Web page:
Overview

Comprehensive Description

Biology

Mainly found in freshwater, sometimes in brackish parts of lagoons and mangrove coastlines (Ref. 26938). Moves in schools (Ref. 26938). Feeds on insects (Ref. 7020), other invertebrates and diatoms living on the mud, and small fishes (Ref. 35237). Can remain on mud bottom exposed to air during low tide (Ref. 26938). Used in eye research (Ref. 4537). Often travels in schools (Ref. 26938).
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Distribution

South America: Trinidad and Venezuela to the Amazon delta in Brazil.
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Brazil, French Guiana, Guyana, Suriname, Trinidad and Tobago, and Venezuela.
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Physical Description

Size

Maximum size: 200 mm ---
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Max. size

30.0 cm TL (male/unsexed; (Ref. 35237)); max. published weight: 400 g (Ref. 35237)
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Diagnostic Description

Eye divided into aerial and aquatic parts. Fewer than 80 scales in row above lateral line (Ref. 26938).
  • Smith, C.L. 1997 National Audubon Society field guide to tropical marine fishes of the Caribbean, the Gulf of Mexico, Florida, the Bahamas, and Bermuda. Alfred A. Knopf, Inc., New York. 720 p. (Ref. 26938)
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Ecology

Habitat

Environment

demersal; non-migratory; freshwater; brackish
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Depth range based on 1 specimen in 1 taxon.

Environmental ranges
  Depth range (m): 0.3 - 0.3
 
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Trophic Strategy

Mainly found in freshwater, sometimes in brackish parts of lagoons and mangrove coastlines. Moves in schools. Feeds on insects. Can remain on mud bottom exposed to air during low tide.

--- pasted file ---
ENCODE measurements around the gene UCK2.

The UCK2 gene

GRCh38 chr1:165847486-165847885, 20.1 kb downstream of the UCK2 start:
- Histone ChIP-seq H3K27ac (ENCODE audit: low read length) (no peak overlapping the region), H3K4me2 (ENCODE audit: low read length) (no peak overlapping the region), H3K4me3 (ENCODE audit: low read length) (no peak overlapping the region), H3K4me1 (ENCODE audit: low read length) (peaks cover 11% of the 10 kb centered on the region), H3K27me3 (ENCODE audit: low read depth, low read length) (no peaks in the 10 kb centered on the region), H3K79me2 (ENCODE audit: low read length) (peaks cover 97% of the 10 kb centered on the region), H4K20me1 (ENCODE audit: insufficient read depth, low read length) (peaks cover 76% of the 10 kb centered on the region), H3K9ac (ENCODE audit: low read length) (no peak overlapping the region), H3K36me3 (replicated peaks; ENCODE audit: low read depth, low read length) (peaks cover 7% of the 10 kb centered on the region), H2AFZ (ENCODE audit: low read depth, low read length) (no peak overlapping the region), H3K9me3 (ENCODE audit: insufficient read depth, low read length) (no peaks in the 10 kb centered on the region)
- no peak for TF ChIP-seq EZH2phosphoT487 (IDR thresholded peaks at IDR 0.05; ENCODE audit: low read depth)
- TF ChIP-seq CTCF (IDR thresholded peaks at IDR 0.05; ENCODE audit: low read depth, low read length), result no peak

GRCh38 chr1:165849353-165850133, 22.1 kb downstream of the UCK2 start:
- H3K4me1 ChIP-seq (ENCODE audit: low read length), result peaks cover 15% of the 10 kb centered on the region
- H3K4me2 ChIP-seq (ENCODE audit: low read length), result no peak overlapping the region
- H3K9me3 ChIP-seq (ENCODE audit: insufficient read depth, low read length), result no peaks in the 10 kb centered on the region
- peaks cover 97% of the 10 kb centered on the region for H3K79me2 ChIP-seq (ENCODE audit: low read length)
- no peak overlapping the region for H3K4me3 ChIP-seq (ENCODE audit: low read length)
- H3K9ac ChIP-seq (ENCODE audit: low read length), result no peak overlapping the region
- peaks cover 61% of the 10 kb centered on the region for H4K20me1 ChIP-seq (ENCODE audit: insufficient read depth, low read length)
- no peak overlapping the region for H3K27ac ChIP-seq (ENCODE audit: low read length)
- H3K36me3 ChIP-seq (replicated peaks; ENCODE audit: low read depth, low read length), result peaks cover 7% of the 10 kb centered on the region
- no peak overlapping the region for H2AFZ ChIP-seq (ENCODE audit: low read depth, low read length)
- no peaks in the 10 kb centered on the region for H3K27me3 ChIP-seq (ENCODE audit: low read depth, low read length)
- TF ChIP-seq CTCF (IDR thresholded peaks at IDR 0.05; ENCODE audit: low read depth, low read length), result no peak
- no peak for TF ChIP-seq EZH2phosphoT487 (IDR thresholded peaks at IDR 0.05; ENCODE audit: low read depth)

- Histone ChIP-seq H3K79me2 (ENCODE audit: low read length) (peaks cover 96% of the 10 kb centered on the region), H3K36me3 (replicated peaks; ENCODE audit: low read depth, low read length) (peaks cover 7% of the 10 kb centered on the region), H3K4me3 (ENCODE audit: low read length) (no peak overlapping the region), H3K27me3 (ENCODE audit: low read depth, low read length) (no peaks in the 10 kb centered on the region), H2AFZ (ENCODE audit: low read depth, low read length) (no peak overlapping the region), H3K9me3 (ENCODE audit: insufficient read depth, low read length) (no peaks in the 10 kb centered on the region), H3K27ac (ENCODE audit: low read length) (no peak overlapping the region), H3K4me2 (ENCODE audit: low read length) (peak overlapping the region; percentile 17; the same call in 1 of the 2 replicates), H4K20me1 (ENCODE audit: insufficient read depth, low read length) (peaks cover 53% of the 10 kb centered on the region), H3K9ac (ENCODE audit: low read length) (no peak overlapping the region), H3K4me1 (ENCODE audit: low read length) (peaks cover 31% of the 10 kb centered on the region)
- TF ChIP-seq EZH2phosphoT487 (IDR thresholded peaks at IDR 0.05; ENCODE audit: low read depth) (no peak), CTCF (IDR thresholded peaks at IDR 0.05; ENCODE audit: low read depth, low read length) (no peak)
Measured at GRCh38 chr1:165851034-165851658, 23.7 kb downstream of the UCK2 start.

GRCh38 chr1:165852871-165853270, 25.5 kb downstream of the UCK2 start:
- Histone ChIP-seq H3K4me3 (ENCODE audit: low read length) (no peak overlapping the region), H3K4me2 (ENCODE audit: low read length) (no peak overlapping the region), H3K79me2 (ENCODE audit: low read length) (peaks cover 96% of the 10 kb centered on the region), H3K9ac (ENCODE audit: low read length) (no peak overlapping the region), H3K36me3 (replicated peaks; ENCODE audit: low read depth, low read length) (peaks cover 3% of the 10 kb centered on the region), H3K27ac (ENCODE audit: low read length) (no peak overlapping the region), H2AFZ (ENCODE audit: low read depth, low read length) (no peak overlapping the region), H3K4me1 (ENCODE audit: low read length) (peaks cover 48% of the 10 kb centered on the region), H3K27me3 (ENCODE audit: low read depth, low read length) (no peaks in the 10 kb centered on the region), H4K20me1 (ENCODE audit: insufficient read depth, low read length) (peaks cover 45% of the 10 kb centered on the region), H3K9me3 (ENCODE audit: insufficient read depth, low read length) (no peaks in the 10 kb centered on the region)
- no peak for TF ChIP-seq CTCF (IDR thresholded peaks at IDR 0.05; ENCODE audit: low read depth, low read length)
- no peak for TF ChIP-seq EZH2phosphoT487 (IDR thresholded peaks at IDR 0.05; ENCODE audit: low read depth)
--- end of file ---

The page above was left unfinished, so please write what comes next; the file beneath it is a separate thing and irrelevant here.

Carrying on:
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Life History and Behavior

Life Cycle

Length at birth 4.5 5.2 cm TL (Ref. 35237).
  • Zurlo, G. 1995 Zur Fortpflanzungsbiologie von Vieraugenfischen. p. 165-171. In H. Greven and R. Riehl (eds.) Fortpflanzungsbiologie der Aquarienfische. Birgit Schmettkamp Verlag, Bornheim, Germany.
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Evolution and Systematics

Functional Adaptations

Functional adaptation

Eyes see above and below water surface: four-eyed fish
 

Split eyes of the four-eyed fish allow it to see above and below the surface of the water simultaneously due to varying thickness in the lens.

   
  "Native to Caribbean lagoons, Anableps anableps is commonly known as the four-eyed fish because its two eyes are split by horizontal partitions into two halves, each of which has its own iris and retina. This unique optical construction lets the fish swim at the surface of the water, with the upper half of each eye scanning the air for predatory fish-eating birds, and the lower half peering down below the surface, in search of small fish to feed on…Despite each eye being partitioned, there is only one oval-shaped lens per eye. Because vision through water requires a thicker lens than vision through air, the fish's eye is ingeniously adapted to fulfill two purposes, with the lower portion of each eye's lens (through which the fish sees underwater) thicker than the upper portion (through which the fish sees in air)." (Shuker 2001:12-13)
  Learn more about this functional adaptation.
  • Shuker, KPN. 2001. The Hidden Powers of Animals: Uncovering the Secrets of Nature. London: Marshall Editions Ltd. 240 p.
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Conservation

Threats

Not Evaluated
  • IUCN 2006 2006 IUCN red list of threatened species. www.iucnredlist.org. Downloaded July 2006.
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Relevance to Humans and Ecosystems

Benefits

Importance

fisheries: subsistence fisheries; aquarium: commercial
  • Mills, D. and G. Vevers 1989 The Tetra encyclopedia of freshwater tropical aquarium fishes. Tetra Press, New Jersey. 208 p. (Ref. 7020)
  • Wiley, E.O. 1978 Anablepidae. In W, Fischer (ed.) FAO species identification sheets for fishery purposes. Western Central Atlantic (fishing area 31). Vol. 1, FAO, Rome. (Ref. 9589)
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Wikipedia

Anableps anableps

Anableps anableps, the largescale four-eyed fish is a species of four-eyed fish found in fresh and brackish waters of northern South America and Trinidad. This species grows to a length of 32 centimetres (13 in) TL. This fish can be found in the aquarium trade.

Largescale four-eyed fish at Hellabrunn Zoo

References[edit]


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